US home prices had a record fall in the year to August, with little indication of a turnaround in sight.
The Standard & Poor’s/Case-Shiller 20-city housing index dropped by 16.6% the largest drop since it began in 2000. The 10-city index plunged 17.7%, the biggest decline in its 21-year history.
Both indices have recorded year-over-year declines for 20 consecutive months.
Prices in the 20-city index have plummeted more than 20% since peaking in July 2006. The 10-city index has fallen nearly 22% since its peak in June 2006.
Nowhere in the 20-city index saw annual price gains in August – for the fifth straight month.
However, the pace of monthly declines did moderate last month from July, and Boston and Cleveland showed monthly gains from July to August.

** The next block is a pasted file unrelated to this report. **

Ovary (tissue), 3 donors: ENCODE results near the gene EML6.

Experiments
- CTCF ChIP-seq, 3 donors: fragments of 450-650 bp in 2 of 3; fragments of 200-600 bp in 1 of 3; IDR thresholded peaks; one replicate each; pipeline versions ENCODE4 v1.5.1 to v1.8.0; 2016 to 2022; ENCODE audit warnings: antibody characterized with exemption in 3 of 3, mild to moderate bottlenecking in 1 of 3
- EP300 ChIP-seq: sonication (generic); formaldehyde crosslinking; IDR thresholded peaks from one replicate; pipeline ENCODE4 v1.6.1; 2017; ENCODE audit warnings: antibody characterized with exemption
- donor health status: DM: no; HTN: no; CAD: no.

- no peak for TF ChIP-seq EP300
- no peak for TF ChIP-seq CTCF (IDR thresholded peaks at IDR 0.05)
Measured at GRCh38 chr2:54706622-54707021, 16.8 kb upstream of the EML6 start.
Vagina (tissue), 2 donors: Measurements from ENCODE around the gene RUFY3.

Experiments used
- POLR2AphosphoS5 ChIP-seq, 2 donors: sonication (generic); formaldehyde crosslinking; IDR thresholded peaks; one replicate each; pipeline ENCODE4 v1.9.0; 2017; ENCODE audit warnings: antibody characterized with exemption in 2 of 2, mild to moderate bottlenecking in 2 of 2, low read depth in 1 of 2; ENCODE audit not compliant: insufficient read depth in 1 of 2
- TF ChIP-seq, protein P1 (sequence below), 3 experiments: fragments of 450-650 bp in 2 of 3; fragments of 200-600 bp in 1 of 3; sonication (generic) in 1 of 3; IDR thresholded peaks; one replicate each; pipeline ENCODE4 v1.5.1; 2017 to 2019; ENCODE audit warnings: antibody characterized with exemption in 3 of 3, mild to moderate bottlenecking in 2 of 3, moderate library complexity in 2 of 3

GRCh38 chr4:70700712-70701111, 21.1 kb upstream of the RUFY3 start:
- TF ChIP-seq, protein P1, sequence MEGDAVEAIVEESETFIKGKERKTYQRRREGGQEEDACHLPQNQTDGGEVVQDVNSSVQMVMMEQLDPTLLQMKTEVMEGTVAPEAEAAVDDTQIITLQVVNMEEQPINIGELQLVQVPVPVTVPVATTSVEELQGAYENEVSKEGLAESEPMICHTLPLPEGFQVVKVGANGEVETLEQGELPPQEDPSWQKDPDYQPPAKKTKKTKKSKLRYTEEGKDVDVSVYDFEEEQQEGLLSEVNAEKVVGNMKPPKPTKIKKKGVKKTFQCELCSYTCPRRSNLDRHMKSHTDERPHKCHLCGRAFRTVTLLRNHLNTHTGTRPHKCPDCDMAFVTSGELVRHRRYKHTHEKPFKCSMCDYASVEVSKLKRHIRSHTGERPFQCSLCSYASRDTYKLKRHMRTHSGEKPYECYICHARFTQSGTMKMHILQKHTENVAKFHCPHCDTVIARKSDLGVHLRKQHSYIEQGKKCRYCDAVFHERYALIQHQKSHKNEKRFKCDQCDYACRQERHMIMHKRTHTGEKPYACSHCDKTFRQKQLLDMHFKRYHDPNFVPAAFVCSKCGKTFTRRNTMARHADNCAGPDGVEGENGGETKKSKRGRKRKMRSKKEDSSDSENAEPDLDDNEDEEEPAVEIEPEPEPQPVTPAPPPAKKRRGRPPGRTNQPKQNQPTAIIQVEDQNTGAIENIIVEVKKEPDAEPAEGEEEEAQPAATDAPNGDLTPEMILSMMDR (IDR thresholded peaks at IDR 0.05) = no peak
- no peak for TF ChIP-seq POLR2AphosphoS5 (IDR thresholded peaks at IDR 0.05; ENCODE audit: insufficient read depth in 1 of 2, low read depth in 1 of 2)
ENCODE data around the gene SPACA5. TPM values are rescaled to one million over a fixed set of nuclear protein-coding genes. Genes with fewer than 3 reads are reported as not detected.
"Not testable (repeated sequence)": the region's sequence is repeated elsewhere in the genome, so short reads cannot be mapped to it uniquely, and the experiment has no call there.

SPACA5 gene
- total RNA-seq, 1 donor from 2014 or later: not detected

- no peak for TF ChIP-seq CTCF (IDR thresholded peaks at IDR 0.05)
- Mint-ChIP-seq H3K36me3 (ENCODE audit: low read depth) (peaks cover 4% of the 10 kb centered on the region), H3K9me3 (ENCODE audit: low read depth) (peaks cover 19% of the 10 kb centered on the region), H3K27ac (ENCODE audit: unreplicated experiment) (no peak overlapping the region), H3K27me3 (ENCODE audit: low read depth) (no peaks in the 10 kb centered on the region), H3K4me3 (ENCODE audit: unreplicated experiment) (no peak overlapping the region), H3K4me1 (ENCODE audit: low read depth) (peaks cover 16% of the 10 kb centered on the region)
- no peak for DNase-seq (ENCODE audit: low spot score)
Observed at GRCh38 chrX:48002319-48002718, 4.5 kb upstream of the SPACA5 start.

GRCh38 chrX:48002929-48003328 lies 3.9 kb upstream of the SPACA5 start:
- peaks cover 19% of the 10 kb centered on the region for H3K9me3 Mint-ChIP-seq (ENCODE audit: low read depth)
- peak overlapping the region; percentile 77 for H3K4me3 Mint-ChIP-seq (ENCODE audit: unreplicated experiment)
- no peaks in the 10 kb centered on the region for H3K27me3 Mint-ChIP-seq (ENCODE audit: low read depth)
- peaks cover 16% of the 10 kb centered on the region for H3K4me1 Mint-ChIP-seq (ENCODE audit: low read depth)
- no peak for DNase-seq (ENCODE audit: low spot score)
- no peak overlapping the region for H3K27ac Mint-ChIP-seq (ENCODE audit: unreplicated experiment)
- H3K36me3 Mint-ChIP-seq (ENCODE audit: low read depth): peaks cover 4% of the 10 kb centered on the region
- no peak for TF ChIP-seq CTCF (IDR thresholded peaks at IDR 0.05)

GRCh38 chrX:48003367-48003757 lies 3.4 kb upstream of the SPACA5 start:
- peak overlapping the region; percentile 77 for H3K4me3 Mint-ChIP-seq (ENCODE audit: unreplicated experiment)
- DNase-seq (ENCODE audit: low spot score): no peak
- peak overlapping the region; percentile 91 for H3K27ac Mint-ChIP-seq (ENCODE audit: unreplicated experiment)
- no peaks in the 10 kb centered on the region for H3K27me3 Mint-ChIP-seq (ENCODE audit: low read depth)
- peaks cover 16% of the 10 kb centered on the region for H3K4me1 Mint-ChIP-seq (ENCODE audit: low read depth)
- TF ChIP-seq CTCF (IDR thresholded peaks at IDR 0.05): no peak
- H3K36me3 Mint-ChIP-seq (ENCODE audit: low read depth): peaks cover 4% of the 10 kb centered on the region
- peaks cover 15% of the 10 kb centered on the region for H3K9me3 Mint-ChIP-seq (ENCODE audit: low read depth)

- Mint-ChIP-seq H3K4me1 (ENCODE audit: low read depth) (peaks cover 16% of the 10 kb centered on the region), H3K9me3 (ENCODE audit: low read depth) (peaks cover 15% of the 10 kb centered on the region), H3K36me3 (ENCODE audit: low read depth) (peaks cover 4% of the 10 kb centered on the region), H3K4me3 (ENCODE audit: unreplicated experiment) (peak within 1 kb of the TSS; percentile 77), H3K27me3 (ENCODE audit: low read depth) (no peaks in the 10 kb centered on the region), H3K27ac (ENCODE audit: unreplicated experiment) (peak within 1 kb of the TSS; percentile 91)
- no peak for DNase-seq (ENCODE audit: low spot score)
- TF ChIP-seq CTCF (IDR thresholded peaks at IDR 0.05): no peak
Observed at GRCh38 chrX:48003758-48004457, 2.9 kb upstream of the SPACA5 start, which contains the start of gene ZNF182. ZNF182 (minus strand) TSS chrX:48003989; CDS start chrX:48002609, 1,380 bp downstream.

Boston, the first city to record price falls in the 20-city index starting in October 2005, has recorded five straight monthly gains in home values.
But on the other hand, Dallas and Denver both showed negative returns in August after four consecutive months of increases.
Price declines in Las Vegas and Phoenix surpassed 30% in August, according to Case-Shiller, while prices in Miami, Los Angeles, San Francisco and San Diego all plunged more than 25%.
Home prices are unlikely to improve in the September figures as other key housing indicators have shown the housing slump still in full swing.